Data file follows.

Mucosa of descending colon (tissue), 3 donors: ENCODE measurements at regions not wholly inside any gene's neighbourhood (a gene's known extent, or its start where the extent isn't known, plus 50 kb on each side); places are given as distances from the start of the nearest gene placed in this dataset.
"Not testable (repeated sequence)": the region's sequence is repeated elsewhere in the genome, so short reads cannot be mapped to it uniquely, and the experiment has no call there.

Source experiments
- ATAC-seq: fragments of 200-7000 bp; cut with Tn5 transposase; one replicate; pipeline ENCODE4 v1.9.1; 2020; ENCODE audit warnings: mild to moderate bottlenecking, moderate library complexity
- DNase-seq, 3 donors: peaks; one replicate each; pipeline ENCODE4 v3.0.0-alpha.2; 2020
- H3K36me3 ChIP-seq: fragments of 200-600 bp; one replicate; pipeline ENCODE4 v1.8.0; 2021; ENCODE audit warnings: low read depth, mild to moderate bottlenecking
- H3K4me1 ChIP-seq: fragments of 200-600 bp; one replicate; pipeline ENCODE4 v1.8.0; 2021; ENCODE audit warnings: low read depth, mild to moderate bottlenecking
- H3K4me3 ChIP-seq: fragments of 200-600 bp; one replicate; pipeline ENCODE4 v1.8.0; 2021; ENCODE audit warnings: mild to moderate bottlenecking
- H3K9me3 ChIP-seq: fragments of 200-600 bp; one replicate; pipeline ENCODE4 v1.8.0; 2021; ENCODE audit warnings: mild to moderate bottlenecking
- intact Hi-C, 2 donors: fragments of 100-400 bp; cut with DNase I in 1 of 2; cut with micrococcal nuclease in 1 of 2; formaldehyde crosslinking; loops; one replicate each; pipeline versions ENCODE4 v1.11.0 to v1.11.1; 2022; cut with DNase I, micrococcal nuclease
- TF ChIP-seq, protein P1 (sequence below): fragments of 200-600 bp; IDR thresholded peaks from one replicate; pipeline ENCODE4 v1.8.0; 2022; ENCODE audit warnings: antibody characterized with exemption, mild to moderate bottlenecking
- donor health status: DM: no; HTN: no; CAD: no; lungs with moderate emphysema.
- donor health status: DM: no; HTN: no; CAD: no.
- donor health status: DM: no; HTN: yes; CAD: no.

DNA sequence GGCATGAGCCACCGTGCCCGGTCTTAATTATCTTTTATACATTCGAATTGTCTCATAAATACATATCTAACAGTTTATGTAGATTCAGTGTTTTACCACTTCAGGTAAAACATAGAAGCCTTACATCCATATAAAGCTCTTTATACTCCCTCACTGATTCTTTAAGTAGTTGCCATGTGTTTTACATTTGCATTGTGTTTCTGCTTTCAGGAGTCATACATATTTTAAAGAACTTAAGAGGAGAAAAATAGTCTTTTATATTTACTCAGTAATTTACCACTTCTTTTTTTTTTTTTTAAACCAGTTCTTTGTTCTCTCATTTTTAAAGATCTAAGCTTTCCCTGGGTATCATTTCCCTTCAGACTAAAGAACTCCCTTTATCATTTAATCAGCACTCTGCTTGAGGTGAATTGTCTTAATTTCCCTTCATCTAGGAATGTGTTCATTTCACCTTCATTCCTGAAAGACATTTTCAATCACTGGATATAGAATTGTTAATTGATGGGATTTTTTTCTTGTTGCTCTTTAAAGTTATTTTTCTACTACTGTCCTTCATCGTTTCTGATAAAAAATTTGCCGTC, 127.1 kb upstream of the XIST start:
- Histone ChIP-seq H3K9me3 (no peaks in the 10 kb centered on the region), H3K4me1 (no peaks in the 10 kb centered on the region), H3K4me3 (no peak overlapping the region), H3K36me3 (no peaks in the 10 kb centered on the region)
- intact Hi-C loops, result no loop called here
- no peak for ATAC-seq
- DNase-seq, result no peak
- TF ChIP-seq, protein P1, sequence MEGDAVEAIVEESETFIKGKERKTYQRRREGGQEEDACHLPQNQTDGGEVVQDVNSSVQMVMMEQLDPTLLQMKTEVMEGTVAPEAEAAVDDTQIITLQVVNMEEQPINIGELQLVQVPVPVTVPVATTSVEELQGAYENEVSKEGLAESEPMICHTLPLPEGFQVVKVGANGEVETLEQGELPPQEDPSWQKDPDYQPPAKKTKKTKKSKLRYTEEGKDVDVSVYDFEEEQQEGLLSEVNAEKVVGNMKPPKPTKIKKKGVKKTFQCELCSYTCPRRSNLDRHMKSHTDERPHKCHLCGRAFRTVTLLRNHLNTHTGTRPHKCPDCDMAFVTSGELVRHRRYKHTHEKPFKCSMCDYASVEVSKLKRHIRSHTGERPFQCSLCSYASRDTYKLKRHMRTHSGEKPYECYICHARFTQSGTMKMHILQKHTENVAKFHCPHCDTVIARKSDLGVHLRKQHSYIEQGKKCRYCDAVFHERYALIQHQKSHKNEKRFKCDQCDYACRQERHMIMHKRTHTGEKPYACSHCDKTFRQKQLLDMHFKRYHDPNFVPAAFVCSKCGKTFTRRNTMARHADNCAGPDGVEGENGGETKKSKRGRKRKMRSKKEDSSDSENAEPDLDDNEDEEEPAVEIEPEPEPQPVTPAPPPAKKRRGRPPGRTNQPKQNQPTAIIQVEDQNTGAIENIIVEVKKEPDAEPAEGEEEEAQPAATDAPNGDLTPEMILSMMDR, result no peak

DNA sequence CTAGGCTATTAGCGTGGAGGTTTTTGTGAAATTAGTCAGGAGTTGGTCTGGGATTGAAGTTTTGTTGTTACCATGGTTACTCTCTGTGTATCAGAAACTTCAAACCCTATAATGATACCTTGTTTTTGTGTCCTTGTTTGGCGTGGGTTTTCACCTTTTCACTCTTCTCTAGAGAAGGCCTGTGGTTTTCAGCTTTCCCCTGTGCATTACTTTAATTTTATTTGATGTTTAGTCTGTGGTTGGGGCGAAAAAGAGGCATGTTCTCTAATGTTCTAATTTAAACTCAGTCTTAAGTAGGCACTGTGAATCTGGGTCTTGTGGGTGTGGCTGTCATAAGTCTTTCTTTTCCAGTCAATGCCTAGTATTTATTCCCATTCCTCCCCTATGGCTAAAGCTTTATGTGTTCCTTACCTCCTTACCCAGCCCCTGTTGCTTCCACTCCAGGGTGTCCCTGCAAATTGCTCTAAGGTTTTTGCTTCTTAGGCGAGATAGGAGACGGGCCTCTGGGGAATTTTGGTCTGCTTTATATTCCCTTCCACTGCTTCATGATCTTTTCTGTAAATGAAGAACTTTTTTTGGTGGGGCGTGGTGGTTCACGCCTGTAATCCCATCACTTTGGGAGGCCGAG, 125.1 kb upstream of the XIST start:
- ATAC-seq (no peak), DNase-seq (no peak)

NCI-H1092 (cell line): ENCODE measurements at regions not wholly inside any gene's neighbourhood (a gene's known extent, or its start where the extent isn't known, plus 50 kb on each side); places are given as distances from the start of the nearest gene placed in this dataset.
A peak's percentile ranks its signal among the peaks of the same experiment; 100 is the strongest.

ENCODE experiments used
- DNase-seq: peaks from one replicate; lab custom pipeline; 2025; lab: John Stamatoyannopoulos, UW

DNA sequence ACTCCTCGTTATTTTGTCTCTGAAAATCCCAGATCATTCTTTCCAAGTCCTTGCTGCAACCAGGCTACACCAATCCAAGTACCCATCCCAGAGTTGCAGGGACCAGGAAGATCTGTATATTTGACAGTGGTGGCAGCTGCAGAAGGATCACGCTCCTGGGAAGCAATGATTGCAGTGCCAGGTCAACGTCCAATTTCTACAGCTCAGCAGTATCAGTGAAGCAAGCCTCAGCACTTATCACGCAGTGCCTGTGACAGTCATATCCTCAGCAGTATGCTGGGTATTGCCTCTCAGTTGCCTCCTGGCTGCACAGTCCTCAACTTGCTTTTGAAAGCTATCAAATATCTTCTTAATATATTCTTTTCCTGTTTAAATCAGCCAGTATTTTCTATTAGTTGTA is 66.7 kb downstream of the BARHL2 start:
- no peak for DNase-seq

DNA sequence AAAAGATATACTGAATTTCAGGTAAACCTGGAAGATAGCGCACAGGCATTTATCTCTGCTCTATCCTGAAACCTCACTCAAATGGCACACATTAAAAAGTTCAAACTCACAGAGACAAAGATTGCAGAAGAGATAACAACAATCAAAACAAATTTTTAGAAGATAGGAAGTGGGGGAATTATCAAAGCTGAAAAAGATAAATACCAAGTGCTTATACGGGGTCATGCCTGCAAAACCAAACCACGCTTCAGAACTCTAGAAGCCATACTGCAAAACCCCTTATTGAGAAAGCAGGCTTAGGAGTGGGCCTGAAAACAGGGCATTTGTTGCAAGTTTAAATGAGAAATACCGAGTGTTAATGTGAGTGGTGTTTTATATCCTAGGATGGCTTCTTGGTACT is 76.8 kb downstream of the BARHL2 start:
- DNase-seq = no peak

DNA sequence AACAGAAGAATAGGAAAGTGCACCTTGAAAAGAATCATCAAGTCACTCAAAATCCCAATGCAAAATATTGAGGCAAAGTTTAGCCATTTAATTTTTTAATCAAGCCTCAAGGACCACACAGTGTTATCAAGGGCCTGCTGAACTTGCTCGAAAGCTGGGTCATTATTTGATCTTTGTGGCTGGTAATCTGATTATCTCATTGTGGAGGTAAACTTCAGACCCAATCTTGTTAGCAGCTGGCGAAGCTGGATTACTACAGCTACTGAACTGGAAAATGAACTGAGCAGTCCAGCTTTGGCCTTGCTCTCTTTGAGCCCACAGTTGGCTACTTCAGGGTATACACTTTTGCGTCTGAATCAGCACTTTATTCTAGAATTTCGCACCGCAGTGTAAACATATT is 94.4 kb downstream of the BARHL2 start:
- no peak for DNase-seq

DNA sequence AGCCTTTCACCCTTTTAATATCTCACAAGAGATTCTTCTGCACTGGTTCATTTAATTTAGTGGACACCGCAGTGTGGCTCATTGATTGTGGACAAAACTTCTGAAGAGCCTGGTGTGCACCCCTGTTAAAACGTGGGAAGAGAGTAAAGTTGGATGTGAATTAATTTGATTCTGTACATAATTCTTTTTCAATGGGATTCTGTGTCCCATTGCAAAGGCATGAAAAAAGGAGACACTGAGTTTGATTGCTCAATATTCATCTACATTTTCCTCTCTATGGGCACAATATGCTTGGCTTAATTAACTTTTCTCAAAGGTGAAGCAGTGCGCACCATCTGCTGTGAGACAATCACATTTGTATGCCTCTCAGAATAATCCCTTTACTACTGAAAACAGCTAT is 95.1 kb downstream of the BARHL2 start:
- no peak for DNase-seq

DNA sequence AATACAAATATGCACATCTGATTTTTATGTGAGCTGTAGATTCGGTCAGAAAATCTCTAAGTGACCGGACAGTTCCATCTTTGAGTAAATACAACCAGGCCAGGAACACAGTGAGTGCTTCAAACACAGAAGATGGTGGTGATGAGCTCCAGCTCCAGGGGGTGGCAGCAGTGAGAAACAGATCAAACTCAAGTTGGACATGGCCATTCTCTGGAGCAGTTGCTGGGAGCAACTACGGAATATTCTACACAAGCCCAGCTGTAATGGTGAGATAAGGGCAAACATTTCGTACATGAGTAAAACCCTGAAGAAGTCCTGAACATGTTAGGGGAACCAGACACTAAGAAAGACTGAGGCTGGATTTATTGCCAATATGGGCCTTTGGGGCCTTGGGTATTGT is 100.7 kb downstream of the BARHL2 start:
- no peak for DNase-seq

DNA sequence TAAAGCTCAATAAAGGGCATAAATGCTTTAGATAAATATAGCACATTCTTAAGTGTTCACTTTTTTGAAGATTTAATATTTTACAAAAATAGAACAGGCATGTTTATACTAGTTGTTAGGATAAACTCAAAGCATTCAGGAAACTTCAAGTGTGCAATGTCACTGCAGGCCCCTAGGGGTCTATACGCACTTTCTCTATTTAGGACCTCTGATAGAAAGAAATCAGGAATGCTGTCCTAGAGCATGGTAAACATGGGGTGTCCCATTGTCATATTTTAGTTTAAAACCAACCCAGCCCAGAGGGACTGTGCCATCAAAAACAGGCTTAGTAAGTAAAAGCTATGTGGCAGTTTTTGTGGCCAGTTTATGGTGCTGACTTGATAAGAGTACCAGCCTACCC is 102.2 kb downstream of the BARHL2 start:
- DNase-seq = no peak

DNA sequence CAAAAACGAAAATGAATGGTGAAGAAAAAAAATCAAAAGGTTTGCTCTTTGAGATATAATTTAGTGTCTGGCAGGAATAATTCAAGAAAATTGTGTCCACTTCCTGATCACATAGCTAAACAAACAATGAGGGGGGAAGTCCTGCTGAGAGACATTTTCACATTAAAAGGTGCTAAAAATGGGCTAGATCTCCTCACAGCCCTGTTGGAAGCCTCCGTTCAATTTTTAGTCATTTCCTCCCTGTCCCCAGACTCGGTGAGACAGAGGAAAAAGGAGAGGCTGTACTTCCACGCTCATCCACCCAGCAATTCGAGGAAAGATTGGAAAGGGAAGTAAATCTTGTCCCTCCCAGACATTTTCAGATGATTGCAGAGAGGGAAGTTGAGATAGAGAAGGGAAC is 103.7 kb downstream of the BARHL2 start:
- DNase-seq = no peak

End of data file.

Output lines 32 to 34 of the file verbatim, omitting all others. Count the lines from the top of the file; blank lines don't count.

- no peak for DNase-seq

DNA sequence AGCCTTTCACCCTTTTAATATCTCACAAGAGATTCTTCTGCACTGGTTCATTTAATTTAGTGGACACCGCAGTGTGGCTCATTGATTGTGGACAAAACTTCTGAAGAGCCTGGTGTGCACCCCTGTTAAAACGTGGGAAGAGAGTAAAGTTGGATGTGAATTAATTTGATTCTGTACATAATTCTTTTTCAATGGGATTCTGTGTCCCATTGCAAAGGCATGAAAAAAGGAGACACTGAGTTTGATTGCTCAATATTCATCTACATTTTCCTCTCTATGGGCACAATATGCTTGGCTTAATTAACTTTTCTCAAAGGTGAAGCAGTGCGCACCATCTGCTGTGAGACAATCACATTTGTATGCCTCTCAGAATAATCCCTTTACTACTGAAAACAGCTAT is 95.1 kb downstream of the BARHL2 start:
- no peak for DNase-seq